Mapping special keys from your keyboard into meaningful Linux commands is a common problem that can be brilliantly solved by Key Mapper (above) or magical xmodmap incantations. But the inverse is also a common issue; mapping Linux keyboard commands to their macOS or Windows equivalents. This can help if you're running macOS or Windows in a VM, in a remote desktop, or via a remote command-line session. It's particularly noticeable when you're using macOS, because it relies heavily on its special keys for fundamental functions such as copy and paste. This is where can help. It's a small Python script alongside a few configuration panels that can take over your keyboard and map those Linux special keys to macOS special keys, enabling you to invoke the same shortcuts regardless of which operating system you're interacting with. For instance, by default on macOS, Ctrl is mapped to Command, Alt to Option, and your Super key to Ctrl.

Much like when you install Linux and are asked to press a few keys so that your keyboard layout can be detected, does the same thing so it can identify which key is most analogous to Apple's Command and Option keys. With this done, a background daemon will run and a terminal will open showing the system log filtered for the service. This shows when keyboard shortcuts have been successfully transformed into their destination equivalents, which should work without any further configuration. The system claims to be a complete system-wide remap of base modifier keys while retaining the commands for your native environment. You can use the well-known keyboard remapping tool xkeysnail to make your own keyboard mapping configurations that work with, and per-app definitions can be added to a configuration file. It may be niche, but solves a huge problem if you work daily with these other operating systems from your Linux machine.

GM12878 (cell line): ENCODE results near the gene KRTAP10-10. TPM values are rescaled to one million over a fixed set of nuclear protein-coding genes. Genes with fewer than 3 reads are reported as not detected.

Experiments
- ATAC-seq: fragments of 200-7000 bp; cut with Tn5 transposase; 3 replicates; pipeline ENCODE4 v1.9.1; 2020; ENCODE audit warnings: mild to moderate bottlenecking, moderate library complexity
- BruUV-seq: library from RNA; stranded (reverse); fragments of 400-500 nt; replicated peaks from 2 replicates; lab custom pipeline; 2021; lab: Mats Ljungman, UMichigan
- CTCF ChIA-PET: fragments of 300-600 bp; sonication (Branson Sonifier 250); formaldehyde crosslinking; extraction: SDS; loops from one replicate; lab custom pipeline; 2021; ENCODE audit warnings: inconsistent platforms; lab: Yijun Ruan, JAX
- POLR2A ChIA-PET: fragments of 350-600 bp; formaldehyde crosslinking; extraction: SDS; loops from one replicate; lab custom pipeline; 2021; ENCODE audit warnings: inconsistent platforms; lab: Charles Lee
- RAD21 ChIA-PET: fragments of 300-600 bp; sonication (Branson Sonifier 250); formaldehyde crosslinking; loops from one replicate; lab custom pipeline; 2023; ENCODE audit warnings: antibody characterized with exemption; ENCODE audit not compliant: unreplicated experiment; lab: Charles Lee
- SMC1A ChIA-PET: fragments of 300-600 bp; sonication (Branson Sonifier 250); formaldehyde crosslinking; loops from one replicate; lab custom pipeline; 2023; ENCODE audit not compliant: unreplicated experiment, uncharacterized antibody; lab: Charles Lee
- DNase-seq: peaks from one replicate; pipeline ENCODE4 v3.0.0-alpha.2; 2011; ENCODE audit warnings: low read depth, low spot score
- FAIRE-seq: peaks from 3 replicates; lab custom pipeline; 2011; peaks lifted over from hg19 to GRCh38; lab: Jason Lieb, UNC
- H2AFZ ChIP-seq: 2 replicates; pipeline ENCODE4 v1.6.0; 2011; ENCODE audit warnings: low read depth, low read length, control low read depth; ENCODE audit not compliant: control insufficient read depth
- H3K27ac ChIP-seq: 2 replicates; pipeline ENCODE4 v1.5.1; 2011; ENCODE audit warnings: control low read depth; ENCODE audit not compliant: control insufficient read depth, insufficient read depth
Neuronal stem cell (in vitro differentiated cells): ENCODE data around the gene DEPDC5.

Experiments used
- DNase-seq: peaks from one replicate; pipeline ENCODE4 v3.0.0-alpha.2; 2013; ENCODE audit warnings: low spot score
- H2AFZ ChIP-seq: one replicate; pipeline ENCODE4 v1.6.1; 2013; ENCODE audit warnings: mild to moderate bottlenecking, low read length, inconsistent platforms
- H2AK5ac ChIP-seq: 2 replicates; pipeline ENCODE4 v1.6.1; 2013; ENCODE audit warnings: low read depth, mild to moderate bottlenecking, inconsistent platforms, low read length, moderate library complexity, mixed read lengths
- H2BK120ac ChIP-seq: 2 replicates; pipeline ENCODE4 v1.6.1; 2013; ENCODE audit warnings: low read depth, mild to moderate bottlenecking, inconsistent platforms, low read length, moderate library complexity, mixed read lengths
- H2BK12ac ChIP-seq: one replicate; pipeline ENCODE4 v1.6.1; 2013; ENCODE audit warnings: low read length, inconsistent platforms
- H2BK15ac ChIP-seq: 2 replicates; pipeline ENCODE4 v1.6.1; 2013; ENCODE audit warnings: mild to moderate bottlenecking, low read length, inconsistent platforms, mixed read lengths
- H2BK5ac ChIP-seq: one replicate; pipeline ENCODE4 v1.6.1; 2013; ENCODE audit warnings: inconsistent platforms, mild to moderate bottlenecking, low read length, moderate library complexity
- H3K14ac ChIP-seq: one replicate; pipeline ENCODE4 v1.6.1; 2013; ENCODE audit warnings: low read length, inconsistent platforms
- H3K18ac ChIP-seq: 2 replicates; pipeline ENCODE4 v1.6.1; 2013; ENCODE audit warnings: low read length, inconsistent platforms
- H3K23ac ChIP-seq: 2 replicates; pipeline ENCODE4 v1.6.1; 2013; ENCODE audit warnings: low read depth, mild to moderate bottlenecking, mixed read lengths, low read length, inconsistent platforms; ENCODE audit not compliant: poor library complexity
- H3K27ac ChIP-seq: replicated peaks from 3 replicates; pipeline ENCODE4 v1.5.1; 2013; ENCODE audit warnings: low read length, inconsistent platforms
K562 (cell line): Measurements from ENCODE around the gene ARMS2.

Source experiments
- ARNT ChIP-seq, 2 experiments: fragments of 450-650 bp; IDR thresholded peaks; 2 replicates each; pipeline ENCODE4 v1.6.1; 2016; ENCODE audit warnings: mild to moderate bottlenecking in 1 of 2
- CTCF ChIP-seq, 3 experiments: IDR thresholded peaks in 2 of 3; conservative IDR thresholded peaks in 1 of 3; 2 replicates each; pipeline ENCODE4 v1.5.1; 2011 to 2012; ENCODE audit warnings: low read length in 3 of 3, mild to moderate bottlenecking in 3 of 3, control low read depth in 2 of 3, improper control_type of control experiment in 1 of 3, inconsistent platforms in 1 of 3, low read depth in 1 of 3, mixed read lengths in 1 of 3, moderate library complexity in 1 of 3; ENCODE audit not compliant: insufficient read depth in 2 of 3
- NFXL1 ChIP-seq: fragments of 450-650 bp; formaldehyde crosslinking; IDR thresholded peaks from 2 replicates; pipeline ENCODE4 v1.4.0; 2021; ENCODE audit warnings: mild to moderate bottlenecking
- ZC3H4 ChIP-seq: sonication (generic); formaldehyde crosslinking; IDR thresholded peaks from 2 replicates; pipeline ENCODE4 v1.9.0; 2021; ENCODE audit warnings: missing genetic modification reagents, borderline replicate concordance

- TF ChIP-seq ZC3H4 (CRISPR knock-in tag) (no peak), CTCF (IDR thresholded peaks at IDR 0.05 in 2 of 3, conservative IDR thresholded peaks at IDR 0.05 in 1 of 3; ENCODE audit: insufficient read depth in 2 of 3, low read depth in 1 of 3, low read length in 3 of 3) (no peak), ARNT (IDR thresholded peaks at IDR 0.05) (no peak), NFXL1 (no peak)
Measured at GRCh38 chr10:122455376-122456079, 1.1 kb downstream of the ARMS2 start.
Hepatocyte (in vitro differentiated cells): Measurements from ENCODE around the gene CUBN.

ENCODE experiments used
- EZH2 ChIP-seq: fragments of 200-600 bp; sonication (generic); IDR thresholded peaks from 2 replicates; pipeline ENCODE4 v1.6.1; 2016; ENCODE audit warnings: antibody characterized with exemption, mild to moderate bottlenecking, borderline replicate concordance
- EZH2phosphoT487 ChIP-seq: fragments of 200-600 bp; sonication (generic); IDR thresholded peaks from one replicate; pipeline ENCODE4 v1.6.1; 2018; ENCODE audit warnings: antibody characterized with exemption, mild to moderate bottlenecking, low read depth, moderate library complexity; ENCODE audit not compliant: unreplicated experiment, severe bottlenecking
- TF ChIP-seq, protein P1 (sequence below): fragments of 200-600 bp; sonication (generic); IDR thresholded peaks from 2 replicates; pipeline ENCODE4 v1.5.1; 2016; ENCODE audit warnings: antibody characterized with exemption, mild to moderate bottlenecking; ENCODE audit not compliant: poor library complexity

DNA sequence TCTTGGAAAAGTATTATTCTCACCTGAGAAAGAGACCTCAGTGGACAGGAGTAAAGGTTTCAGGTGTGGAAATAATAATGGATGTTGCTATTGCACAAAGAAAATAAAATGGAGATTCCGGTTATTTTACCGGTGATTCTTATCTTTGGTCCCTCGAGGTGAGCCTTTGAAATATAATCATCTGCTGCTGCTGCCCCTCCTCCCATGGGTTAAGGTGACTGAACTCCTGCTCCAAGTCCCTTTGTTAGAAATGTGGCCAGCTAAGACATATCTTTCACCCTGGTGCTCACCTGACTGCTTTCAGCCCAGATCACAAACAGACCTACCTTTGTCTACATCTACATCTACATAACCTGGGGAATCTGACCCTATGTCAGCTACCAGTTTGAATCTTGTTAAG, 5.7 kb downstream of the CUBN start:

Project Website transforms native Linux keyboard shortcuts into macOS and Windows equivalents. It also has some unexpected moments of humor.

Unofficial Spotify client


Spotify has become hugely successful. While there is a semi-official Linux client, it has always felt more like a hobby project than a first class citizen. It's perpetually in beta and seldom has feature parity with the Windows or macOS versions. What's worse is that it's built on Electron, making it resource hungry and not particularly well integrated into the Linux desktop and its various window managers. It's hard to use with a tiling window manager, for example. Fortunately, and to Spotify's credit, third-party libraries have been developed that can access Spotify's API and consequently allow alternative clients to be easily developed. The best of these is a background daemon called spotifyd, and there are now several clients that take advantage of this. The brilliant spotify-qt is one of them.

You need to be a paying Spotify subscriber to get the required API access in spotifyd, which you then run with your username and password. Any spotifyd clients, including spotify-qt, can then connect through the daemon to present their improved user interfaces. Spotify-qt, for instance, looks and operates just like a native Qt or KDE application, with support for playlists, searching, favoriting, and keyboard control. There's a dark mode and the option to change its panel icon into album art. A separate panel can be opened to show you details about a song that you can't see in the official client, including its key, tempo, time signature, "acousticness," and "danceability," although it's not always accurate. All of these details are from the official Spotify metadata, and the developer is working on adding support for lyrics. You can even beam your music selections to other Spotify clients on your network, such as a television or amplifier. It's a much slicker application than the official client and will integrate perfectly with your local themes, fonts, and audio back end.

Project Website

The application supports many features including playlists, searching, and favoriting.

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